Pearls of every kind

From The Meadows of Gold
by Al-Masʿūdī,
translated by Paul Lunde and Caroline Stone.
Penguin Great Journeys No 2,
Penguin Classics 2007 (947)

The author of this book compares himself to a man who, having found pearls of every kind and every shade scattered here and there, gathers them into a necklace and makes them a precious piece of jewellery…

’80. The author addresses his readers’

Born in Baghdad at the tail end of the ninth century CE, Masʿūdī or Al-Masʿūdī was intensely curious about the world around him, becoming an indefatigable traveller, researching and interviewing informants before authoring several original works.

Though only a couple of these books have survived the intervening millennium enough remains for Paul Lunde and Caroline Stone to have chosen and translated several chapters from a multi-volume work entitled The Meadows of Gold and Mines of Precious Gems, plus a few from The Book of Admonition and Revision. Taken as a whole their selection gives a good general impression of Al-Masʿūdī’s approach and the scope of his vision.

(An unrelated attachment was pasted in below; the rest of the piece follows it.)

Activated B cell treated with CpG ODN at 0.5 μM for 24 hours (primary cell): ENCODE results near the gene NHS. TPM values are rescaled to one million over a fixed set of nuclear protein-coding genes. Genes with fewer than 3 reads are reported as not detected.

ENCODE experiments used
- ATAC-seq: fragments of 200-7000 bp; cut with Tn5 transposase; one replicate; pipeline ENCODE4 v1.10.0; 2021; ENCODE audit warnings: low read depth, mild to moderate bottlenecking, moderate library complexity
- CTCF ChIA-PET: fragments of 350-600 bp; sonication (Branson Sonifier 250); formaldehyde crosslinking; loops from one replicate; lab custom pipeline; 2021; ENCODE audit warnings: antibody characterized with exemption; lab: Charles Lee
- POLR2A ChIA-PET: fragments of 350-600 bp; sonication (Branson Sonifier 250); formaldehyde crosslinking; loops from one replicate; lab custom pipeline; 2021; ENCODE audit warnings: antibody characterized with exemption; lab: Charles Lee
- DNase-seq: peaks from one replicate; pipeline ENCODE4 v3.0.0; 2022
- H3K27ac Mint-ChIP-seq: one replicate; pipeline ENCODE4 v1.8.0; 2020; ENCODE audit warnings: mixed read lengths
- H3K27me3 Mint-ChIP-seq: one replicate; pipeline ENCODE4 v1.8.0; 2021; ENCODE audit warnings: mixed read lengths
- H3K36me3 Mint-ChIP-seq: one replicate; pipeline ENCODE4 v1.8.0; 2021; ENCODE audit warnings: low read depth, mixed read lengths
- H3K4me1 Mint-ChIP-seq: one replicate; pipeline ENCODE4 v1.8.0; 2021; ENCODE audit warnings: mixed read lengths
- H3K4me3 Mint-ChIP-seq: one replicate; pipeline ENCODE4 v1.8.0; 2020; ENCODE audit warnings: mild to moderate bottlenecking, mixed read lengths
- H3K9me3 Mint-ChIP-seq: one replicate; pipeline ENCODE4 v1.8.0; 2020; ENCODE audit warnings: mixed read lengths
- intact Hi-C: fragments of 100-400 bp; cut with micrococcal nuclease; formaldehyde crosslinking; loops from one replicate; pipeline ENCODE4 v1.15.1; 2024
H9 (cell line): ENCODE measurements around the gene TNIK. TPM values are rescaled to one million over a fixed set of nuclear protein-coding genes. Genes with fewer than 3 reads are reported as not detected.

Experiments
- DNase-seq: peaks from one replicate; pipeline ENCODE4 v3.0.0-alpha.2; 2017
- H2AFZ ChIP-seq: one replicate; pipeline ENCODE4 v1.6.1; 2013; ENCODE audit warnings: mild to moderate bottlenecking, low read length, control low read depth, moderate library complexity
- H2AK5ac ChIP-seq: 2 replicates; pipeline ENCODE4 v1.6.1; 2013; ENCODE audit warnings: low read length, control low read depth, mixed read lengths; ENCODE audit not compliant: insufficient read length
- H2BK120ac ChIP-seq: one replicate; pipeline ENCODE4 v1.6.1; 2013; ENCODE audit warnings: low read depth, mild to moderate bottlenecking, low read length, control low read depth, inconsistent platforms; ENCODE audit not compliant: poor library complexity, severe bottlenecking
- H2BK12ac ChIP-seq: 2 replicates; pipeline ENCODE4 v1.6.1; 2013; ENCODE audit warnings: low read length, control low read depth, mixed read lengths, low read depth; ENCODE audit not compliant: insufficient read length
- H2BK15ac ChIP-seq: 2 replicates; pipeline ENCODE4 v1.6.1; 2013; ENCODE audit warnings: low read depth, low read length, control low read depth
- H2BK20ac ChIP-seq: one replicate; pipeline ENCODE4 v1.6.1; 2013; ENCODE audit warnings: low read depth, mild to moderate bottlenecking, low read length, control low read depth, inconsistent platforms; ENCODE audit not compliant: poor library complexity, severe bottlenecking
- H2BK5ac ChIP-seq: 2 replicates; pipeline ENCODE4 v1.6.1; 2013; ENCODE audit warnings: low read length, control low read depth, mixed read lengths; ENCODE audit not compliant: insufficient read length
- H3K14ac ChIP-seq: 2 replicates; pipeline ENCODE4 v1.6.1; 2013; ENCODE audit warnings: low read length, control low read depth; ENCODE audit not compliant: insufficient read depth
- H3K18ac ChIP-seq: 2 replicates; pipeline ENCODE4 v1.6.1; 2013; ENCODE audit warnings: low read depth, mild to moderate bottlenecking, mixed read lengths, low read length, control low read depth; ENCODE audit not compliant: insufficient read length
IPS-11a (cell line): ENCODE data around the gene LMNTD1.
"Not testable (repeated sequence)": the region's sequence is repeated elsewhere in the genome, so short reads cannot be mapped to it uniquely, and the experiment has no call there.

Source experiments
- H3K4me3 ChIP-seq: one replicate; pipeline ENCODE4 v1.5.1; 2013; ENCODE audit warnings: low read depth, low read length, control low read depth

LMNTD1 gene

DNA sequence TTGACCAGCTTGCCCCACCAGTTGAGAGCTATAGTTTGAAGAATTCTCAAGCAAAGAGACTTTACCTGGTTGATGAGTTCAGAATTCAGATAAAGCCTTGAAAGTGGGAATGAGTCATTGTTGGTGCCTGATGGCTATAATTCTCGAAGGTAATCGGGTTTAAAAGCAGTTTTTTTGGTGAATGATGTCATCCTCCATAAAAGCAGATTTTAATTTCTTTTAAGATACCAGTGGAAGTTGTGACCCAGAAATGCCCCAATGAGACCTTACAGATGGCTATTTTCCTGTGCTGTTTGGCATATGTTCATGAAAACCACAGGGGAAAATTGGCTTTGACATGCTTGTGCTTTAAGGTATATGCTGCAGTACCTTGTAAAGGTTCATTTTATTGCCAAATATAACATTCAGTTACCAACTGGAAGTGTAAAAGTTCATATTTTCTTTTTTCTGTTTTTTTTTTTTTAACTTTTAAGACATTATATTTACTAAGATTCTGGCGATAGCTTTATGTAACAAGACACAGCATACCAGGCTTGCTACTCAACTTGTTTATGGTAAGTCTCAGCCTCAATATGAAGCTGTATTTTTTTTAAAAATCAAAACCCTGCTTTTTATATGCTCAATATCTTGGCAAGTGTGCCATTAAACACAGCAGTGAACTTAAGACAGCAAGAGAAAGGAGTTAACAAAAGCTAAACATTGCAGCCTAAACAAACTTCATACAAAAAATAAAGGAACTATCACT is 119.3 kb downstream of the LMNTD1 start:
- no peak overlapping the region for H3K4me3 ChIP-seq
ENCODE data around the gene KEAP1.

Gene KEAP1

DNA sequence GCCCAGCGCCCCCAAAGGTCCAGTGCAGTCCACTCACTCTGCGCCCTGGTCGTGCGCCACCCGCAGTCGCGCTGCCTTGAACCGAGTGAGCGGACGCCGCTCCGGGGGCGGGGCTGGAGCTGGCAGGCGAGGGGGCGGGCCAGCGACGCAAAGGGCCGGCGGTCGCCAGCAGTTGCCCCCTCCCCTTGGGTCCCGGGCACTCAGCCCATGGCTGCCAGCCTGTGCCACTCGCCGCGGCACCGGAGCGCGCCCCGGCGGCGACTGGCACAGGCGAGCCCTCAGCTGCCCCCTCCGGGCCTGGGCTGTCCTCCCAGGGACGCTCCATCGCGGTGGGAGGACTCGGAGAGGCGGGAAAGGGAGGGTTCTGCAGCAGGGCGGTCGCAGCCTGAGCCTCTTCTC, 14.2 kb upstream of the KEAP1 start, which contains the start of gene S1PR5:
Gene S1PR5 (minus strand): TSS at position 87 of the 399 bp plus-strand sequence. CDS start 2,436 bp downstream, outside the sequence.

From this we can gather that he seems to have travelled extensively in the Middle East, perhaps in the role of a merchant trader, along the coast of the Indian subcontinent and very possibly through the East Indies, past Indochina and up to Guangzhou or Canton (here called Khānfū). What comes through are the very well-established trade and cultural connections right across the Old World, from Europe to Korea, connections which later writers such as Marco Polo and Sir John Mandeville were also to take full advantage of.

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